Human health risks from cat fleas:

Cat fleas, which are also found in dogs, transmit the bacterium  Rickettsia felis, which can cause fevers with nodular, blotchy skin rashes in humans.

Cat fleas can transmit bacteria of the genus Bartonella henselaeand cause so-called cat scratch disease in humans. A red-brown papule often forms at the flea bite site, which causes swelling of the lymph nodes. The infection usually subsides without any consequences. People with impaired immune systems are particularly at risk.

Fleas can infect people with the cucumber seed tapeworm (Dipylidium canium) and, in rare cases,  dipylidiasis trigger. What is special about this is that the cucumber seed tapeworm is not transmitted via a flea bite but through accidental oral ingestion by fleas that harbor infectious worm stages. Children in very close physical contact with their pets are particularly affected. The disease usually remains asymptomatic; occasionally, disturbances of the digestive tract appear. Symptoms are stronger only in the case of a massive infestation. The disease in humans is treated with drugs against worms. To avoid infection with cucumber tapeworms, hygiene is essential when dealing with pets. On the other hand,  consistent flea prophylaxis for dogs and cats is helpful.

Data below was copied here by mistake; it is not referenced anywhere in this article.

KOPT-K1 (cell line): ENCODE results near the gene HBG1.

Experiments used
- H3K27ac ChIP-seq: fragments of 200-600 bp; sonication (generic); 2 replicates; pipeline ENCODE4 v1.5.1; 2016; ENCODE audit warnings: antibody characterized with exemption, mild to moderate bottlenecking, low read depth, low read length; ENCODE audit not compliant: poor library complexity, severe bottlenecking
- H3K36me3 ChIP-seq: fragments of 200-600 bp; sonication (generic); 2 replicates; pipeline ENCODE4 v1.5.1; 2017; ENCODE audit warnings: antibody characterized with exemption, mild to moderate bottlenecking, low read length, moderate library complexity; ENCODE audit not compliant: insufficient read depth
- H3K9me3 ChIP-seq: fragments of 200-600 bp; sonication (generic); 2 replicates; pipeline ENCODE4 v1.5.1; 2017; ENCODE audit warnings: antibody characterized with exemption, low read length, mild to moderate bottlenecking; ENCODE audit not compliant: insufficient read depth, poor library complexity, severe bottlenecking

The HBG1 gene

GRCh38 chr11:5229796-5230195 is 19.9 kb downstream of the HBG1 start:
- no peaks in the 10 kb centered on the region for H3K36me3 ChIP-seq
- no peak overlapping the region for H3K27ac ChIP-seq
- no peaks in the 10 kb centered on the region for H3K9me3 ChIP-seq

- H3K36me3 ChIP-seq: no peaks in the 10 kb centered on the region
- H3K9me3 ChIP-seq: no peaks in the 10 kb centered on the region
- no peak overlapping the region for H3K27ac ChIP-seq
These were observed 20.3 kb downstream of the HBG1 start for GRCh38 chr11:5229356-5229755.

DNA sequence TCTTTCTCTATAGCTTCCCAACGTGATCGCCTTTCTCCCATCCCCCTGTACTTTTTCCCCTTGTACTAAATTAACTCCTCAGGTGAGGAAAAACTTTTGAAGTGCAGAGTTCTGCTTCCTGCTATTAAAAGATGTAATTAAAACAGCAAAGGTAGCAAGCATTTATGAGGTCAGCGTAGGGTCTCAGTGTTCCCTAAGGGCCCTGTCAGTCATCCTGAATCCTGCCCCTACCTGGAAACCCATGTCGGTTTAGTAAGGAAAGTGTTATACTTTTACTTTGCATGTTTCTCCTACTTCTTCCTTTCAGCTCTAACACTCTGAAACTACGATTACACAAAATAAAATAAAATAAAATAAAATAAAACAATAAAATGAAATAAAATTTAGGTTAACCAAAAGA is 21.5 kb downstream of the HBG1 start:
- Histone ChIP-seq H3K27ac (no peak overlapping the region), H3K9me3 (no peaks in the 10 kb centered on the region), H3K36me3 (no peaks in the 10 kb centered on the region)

Fighting Fleas Effectively – for Humans and Animals.

People are particularly attacked by fleas when there are many fleas due to a strong infestation. Various pathogens can be transmitted to humans and cause health problems. Experts speak of zoonoses in such cases.

To rid pets of pests and thus prevent fleas from attacking humans, all animals in a household should be treated with suitable antiparasitic drugs. In the event of a flea infestation, the control should take 2 to 4 months, which applies to both dogs and cats.

However, to make the home environment flea-free again, it is usually not enough to act against fleas that live on the animal. These only make up about 5 percent of the total flea population! The other 95 percent is made up of eggs, larvae, and pupae and are located in the vicinity of the infected pet. Therefore, this must also be treated, especially in the favorite places of your four-legged friends. The armchairs, sofas, baskets, or favorite blankets should be thoroughly vacuumed or washed. Also, if the infestation is severe or recurring,  treating the area with a fogger or spray may be necessary.